Everyday Skills for Lifelong Learning - a blog by EIS
Thanks to EIS for this excellent blog about the Everyday Skills Event.
The focus for this event is integrating learning into workplaces and daily life, supporting workers in a wide variety of sectors to develop core skills which support them in their jobs and wider lives.
The 2020 edition of this event, 'Everyday Skills: Building Effective Pathways to Learning', was attended by EIS's Aberdeenshire Learning Rep Rob MacKay, and SUL Project Worker Pauline McColgan. The programme included presentations and workshops from the Scottish Book Trust, Dyslexia Scotland, and Glasgow Life.
Rob MacKay attended the Scottish Book Trust workshop on reading and positive mental health, and reflected:
"The presenters led an interactive workshop highlighting the benefits of reading for people of all ages. The statistics show that readers suffer less stress than television watchers.
Ways of promoting reading and sharing opinions about books in the workplace were discussed and shared. Employers benefit from employees who read because they are less stressed, more connected with their colleagues and have a more positive outlook on life and work in general."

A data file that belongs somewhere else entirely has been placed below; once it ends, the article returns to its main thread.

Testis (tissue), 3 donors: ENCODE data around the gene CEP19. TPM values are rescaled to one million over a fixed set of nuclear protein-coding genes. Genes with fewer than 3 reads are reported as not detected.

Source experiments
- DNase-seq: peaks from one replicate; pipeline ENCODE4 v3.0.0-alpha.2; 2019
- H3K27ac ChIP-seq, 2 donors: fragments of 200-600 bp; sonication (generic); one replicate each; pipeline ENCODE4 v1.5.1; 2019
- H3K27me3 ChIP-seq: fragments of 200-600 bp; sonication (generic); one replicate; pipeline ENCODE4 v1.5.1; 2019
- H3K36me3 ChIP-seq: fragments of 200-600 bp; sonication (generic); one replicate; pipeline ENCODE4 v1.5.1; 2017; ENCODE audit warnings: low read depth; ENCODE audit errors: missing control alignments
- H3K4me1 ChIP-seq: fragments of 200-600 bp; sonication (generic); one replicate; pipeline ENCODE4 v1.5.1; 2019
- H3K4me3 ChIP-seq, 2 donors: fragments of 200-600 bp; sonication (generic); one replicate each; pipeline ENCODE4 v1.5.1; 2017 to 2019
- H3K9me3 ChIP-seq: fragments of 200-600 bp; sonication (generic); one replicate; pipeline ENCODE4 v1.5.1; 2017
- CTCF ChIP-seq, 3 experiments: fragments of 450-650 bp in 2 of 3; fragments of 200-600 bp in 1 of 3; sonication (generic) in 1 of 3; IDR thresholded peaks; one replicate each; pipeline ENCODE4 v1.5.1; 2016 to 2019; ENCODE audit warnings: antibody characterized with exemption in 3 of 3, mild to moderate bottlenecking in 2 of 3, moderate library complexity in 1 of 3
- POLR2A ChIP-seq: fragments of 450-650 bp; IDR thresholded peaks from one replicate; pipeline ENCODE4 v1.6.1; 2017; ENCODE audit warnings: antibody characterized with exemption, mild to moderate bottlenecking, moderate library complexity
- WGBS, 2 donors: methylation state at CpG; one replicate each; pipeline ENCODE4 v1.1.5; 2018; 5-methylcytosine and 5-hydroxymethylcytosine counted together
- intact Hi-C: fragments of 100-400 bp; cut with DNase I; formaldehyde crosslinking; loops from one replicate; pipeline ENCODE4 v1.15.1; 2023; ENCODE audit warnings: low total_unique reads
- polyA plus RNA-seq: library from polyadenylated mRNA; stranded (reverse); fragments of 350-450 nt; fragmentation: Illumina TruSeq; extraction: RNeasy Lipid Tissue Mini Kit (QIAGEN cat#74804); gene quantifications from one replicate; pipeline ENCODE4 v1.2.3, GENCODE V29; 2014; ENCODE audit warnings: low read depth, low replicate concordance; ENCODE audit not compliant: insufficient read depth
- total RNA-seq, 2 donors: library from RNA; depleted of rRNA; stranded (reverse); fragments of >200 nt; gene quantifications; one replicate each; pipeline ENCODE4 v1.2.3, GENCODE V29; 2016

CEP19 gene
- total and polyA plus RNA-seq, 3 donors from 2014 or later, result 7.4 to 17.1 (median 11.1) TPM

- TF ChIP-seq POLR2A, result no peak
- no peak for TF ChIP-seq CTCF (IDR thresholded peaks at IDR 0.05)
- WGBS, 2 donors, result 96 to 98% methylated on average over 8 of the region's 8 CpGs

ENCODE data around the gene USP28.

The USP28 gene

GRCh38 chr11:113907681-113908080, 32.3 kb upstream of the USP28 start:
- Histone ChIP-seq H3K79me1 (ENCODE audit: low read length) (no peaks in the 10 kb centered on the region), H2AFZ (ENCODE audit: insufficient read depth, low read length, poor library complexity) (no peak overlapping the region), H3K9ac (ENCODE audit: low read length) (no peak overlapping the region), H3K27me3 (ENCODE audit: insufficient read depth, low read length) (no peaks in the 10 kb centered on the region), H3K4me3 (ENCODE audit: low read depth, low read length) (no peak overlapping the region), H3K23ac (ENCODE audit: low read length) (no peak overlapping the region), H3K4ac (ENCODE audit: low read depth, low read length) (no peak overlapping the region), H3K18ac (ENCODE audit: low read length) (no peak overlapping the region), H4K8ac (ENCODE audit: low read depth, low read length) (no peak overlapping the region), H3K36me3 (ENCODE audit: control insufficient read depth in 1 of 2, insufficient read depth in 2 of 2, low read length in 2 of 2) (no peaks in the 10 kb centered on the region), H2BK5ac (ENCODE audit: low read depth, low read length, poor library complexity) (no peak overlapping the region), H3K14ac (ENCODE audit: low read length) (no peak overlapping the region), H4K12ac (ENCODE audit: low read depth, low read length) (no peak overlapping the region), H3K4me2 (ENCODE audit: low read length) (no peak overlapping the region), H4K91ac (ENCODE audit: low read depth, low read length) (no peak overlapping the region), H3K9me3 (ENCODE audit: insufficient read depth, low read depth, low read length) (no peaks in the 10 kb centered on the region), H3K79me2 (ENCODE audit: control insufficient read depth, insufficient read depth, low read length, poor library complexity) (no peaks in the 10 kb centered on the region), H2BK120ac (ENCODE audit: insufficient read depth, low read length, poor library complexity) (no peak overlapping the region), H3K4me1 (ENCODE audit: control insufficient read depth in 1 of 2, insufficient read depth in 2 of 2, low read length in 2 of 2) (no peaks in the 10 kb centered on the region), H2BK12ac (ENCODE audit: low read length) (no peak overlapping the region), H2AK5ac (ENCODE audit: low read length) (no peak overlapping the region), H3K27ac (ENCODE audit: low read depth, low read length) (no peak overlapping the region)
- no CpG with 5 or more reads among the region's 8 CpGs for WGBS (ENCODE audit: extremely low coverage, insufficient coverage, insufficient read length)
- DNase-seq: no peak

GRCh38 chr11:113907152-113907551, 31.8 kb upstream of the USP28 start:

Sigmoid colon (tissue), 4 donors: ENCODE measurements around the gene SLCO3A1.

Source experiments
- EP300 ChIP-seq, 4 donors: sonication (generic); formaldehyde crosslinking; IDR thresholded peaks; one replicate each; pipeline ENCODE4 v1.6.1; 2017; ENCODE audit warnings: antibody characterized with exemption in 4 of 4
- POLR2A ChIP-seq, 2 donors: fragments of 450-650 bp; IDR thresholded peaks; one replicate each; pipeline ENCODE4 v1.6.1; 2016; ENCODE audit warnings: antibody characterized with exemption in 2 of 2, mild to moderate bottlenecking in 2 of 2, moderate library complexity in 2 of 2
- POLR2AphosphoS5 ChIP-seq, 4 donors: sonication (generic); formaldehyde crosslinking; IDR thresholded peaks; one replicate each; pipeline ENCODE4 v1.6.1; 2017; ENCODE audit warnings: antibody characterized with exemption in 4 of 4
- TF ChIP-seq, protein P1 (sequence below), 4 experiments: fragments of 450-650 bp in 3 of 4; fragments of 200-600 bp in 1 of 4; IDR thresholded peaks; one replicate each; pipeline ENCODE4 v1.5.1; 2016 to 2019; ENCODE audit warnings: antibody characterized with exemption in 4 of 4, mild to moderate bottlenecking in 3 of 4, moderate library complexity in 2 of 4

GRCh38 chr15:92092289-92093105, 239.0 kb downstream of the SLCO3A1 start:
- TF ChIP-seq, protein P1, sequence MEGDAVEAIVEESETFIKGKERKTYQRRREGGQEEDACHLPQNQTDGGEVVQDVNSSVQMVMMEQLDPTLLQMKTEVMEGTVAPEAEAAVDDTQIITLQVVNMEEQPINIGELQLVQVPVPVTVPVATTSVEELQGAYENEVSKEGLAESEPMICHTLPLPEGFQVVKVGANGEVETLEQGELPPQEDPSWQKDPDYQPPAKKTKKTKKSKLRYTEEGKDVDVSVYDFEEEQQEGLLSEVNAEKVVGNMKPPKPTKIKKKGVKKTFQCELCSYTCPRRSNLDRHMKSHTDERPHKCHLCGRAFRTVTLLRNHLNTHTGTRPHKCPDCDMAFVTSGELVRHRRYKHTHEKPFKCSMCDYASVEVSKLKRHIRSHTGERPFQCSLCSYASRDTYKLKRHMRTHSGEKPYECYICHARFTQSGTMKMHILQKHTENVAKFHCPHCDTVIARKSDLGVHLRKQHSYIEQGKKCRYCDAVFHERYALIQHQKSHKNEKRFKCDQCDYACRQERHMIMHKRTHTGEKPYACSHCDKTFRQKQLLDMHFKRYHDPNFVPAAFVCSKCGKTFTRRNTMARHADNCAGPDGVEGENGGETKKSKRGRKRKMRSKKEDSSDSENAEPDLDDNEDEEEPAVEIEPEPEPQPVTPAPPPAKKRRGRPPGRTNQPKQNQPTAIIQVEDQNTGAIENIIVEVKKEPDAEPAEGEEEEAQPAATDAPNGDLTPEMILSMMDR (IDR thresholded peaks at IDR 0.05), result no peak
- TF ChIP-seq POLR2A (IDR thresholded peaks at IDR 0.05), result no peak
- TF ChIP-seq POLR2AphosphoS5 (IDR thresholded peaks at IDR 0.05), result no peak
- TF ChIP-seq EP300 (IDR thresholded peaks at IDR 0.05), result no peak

Pauline attended the Dyslexia Scotland workshop on supporting dyslexia in the workplace. Pauline's key learning points were:
- The experience of dyslexia is unique to each individual, and so support equally should be tailored to the individual. Working alongside the person ensures they have a say in support that work for them.
- People with dyslexia may have more than one neurodivergent label or may not know at all. Dyslexia Scotland promotes an understanding of dyslexia for everyone, to recognise when individuals may need to give or receive support.
- Dyslexics have strengths as well as challenges, and Dyslexia Scotland offers ways of working to support promoting the strengths of individuals.
For more information on SUL’s work on this topic see the Everyday Skills section of their website, or follow the #SULES20 hashtag on twitter.
The original article was published on the EIS website: